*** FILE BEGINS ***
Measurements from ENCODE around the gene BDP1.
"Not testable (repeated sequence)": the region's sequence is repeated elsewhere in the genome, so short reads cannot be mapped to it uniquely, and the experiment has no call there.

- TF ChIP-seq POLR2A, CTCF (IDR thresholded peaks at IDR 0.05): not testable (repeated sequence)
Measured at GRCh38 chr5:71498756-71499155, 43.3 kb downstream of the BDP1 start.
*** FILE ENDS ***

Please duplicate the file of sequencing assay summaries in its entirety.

Measurements from ENCODE around the gene BDP1.
"Not testable (repeated sequence)": the region's sequence is repeated elsewhere in the genome, so short reads cannot be mapped to it uniquely, and the experiment has no call there.

- TF ChIP-seq POLR2A, CTCF (IDR thresholded peaks at IDR 0.05): not testable (repeated sequence)
Measured at GRCh38 chr5:71498756-71499155, 43.3 kb downstream of the BDP1 start.